Distance is no issue when family learns to love one another

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They grew up on opposite coasts, have never met and most likely never will, but they share something in common (aside from the fact that they're both 18, seriously good-looking and recently graduated from high school) that I hope they'll remember.

It's simple.

An aunt and uncle who weren't often present in their lives but delighted in watching them grow up from afar love them very much.

Jack lives in California. He is my husband's sister's boy. I met him when he was 4, after I started dating his uncle. We were sitting on the floor playing with Legos, Jack and I, when he suddenly stopped, looked in my eyes and asked straight-faced, "Is Uncle Mark your dad?"

I've had a soft spot in my heart for that boy ever since.

Kiowa lives in South Carolina. She's my sister's granddaughter, the child of a nephew I claim as one of my boys. Technically, I'm her great aunt, but in our family, we're not big on technicalities.

I met Kiowa when she was 2, when I went "home," as we say, to the Carolinas for a visit. My sister was so proud of her first grandchild she was fairly foaming at the mouth.

"Isn't she beautiful? She looks just like me, don't you think? And she's so smart! And, oh, this is just the cutest thing: She says 'beyew' for 'blue'!"

Minutes later, when my sister got up for more barbecue, Kiowa dropped the chicken leg she was gnawing on and gave me a nasty look: "I don't say 'beyew' for 'beyew'!" she said indignantly. "I say 'beyew' for 'beyew'!"

I've had a soft spot in my heart for that girl ever since.

My husband met Kiowa some years later when I took him back to the South before we were married to see if he could pass muster with my family. He passed and has been back several times, if not nearly often enough in their opinions.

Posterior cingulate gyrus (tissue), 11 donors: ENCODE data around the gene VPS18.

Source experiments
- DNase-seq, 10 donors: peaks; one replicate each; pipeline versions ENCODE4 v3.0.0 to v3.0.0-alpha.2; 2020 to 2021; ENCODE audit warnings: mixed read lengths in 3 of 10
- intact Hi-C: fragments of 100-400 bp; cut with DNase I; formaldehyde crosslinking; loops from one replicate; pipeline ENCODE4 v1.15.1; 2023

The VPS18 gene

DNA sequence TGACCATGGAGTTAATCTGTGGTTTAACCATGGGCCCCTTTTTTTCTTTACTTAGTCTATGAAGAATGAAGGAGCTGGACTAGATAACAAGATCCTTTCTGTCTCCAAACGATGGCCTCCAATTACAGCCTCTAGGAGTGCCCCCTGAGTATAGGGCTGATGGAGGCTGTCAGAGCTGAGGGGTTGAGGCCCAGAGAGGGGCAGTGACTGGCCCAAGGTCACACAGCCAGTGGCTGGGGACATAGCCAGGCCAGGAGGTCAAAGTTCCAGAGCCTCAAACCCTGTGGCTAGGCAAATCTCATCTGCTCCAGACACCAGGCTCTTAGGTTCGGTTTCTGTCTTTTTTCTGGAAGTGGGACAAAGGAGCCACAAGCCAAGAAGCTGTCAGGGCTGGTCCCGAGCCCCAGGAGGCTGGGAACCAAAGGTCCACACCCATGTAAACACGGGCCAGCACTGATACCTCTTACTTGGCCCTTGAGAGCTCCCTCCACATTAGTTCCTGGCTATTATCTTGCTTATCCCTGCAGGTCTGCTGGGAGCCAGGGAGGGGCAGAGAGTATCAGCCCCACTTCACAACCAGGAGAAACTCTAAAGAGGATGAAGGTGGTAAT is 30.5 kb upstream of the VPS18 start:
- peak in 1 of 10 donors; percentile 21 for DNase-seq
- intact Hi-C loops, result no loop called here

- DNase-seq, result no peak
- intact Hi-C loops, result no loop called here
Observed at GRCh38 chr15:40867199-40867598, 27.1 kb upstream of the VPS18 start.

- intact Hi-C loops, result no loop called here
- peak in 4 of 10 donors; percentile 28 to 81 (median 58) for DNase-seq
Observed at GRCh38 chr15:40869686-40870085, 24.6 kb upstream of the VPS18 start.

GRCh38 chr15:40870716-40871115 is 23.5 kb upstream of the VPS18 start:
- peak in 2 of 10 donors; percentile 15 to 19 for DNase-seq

He's had very little real time with Kiowa but feels as if he knows her, mostly because he listens -- hanging on the words, laughing in all the right places -- to the Kiowa stories I tell him.

Some of those stories I've collected like souvenirs while visiting my family, but most of them I've heard from my sister when we talk on the phone. It's surprising how close you can stay by talking long distance.

You know how grandmas talk: Kiowa did this; Kiowa said that; Kiowa is barrel-racing again this weekend at the rodeo.

My husband collects similar stories about Jack, some on visits but mostly from talking on the phone with Jack's mom.

You know how moms talk: Jack did this; Jack said that; Jack's got another water polo tournament this weekend.

My husband tells me the Jack stories, and I hang on the words, laughing in all the right places.

Somehow, though I get to spend so little real time with Jack, I feel as if I know him.

Stories do that. They keep families and friends connected across miles and over years.

When we talk about the everyday, ordinary events in our lives, we build bridges that can span any distance.

Those bridges allow us to bear each other's burdens, pray for each other's best and share in each other's hopes and dreams for ourselves and our children and our children's children.

Our stories remind us that we are not alone, that we're all on this strange road of life together, propping each other up and cheering each other on.

Jack figured out a long time ago that Uncle Mark is not my dad, and Kiowa, I assure you, always says "blue" for "blue."

They are all grown up, strong and good and beautiful and shining, heading out on their own to make this sweet old world new again.

They will forever hold a soft spot in our hearts and a for-sure place in our prayers.

And we'll keep waiting to hear the next chapter of their stories.


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